Background-The relationship between neutrophils and outcomes post-myocardial infarction (MI) is not completely characterized. We examined the associations of neutrophil count with mortality and post-MI heart failure (HF) and their incremental value for risk discrimination in the community. Methods and Results-MI was diagnosed with cardiac pain, biomarkers, and Minnesota coding of the ECG. Neutrophil count at presentation, reported as counts ×10 9/L, was categorized by tertiles (lower tertile, <5.7; middle tertile, 5.7 to 8.5; upper tertile, >8.5). From 1979 to 2002, 2047 incident MIs occurred in Olmsted County, Minn (mean age, 68±14 years; 44% women). Median (25th to 75th percentile) neutrophil count was 7.0 (5.1 to 9.5). Within 3 years post-MI, 577 patients died, and 770 developed HF. Overall survival and survival free of HF decreased with increased neutrophil tertile (P<0.001). Compared with the lower tertile, the age and sex adjusted hazard ratio for death was 1.44 (95% CI, 1.14 to 1.81) for the middle tertile and 2.60 (95% CI, 2.10 to 3.22) for the upper tertile (P<0.001). Similarly, for HF, the hazard ratio was 1.32 (95% CI, 1.09 to 1.59) for the middle and 2.12 (95% CI, 1.77 to 2.53) for the upper tertile (P<0.001). These associations persisted after adjustment for risk factors, comorbidities, Killip class, revascularization, and ejection fraction. Neutrophil count improved risk discrimination as indicated by increases in the area under the receiver operating characteristic curves (all P<0.05) and by the integrated discrimination improvement analysis (all P<0.001). Conclusions-In the community, the neutrophil count was strongly and independently associated with death and HF post-MI and improved risk discrimination over traditional predictors.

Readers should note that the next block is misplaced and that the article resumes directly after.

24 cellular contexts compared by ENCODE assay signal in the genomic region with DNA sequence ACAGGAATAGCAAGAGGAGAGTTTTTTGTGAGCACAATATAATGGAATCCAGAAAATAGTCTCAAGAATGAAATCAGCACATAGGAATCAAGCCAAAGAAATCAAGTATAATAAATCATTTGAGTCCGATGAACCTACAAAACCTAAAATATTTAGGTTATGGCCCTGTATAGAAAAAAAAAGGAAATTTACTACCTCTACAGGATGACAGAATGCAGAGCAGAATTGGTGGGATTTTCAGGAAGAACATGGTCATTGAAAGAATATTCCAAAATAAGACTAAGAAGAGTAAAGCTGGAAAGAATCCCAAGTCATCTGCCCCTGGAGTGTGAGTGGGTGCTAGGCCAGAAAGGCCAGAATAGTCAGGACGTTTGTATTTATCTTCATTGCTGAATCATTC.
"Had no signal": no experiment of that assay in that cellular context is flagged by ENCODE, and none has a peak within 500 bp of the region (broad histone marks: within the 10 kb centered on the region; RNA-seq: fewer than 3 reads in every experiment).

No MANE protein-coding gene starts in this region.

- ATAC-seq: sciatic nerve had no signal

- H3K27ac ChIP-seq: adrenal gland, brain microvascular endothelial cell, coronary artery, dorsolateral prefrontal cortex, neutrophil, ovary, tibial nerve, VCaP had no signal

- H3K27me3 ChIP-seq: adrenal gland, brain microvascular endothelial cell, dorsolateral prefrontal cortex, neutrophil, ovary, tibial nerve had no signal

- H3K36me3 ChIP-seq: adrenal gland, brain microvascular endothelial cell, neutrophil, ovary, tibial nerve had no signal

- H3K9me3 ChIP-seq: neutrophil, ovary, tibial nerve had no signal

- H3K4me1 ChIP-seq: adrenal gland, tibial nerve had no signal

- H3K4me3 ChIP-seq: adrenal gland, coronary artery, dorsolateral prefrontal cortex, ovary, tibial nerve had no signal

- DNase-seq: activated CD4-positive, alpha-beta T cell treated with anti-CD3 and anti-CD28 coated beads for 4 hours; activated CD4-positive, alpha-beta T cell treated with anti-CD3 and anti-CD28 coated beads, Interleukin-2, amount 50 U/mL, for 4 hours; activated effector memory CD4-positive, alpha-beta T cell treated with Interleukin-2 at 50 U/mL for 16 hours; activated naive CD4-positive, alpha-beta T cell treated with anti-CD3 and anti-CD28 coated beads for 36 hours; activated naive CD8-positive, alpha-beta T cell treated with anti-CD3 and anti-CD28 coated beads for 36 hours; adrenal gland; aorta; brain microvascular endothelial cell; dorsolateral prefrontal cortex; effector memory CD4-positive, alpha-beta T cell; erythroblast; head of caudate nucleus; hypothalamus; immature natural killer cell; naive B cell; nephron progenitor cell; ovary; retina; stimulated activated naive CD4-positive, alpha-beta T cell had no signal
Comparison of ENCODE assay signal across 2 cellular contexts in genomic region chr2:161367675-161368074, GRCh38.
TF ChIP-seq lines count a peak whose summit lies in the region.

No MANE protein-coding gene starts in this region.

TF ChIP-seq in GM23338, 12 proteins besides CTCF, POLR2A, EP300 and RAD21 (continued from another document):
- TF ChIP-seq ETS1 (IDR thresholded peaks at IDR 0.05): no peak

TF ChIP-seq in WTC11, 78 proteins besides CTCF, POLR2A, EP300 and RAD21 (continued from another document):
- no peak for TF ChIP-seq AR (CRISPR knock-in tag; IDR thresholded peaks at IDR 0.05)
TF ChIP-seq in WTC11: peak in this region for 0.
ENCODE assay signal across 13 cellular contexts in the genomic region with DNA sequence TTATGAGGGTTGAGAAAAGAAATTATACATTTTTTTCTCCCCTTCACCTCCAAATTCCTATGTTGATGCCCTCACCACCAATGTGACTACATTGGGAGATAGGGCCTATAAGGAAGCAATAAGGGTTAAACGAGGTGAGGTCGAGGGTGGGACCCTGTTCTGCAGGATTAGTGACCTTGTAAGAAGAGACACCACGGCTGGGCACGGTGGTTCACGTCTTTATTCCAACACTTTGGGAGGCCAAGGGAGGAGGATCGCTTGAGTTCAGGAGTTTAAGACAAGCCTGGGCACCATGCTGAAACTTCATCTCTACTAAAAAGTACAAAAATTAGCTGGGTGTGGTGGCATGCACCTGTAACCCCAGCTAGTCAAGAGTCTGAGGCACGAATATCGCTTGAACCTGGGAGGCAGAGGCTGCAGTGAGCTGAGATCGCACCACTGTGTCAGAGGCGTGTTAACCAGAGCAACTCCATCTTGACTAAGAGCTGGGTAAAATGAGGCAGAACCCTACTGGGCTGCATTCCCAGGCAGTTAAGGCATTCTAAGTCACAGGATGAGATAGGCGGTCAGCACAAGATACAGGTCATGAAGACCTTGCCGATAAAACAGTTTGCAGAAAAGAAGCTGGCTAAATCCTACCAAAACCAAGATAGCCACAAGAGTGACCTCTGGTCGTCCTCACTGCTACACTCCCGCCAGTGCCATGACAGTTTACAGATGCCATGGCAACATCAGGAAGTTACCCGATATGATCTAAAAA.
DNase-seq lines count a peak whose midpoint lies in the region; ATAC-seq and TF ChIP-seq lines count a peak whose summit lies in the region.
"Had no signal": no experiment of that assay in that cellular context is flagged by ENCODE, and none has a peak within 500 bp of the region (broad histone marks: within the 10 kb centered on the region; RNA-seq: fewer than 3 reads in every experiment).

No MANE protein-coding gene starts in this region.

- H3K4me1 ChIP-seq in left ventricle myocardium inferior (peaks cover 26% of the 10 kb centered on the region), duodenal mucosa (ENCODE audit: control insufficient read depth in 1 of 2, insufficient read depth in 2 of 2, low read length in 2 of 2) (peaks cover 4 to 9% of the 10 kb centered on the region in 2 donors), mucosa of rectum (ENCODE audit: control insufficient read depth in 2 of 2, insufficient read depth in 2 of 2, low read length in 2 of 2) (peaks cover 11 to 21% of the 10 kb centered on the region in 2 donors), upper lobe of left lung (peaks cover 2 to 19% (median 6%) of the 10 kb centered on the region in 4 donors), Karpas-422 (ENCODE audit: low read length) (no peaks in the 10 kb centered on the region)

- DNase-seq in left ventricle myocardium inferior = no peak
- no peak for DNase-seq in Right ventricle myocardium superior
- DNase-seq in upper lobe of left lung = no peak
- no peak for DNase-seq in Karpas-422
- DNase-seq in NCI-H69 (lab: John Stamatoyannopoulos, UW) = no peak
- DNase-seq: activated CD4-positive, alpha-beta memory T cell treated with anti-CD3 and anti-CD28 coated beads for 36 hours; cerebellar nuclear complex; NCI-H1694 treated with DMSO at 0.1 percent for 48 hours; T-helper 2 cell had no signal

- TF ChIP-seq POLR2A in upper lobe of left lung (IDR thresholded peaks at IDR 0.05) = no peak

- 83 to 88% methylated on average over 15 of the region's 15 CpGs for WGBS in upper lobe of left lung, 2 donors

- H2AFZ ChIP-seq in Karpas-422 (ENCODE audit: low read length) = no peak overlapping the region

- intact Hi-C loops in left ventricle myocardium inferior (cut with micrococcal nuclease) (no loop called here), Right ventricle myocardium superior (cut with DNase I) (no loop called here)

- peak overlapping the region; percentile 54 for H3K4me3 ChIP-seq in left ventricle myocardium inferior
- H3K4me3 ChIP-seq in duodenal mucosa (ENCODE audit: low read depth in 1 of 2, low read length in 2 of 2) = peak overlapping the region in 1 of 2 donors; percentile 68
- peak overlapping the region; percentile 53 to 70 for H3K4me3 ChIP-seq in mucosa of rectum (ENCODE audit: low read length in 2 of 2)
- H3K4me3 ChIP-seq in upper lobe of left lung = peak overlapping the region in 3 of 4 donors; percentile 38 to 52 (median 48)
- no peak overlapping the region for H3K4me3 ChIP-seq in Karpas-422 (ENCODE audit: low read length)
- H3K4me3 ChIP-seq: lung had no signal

- Blood cells
- Heart failure
- Myocardial infarction
ASJC Scopus subject areas
- Cardiology and Cardiovascular Medicine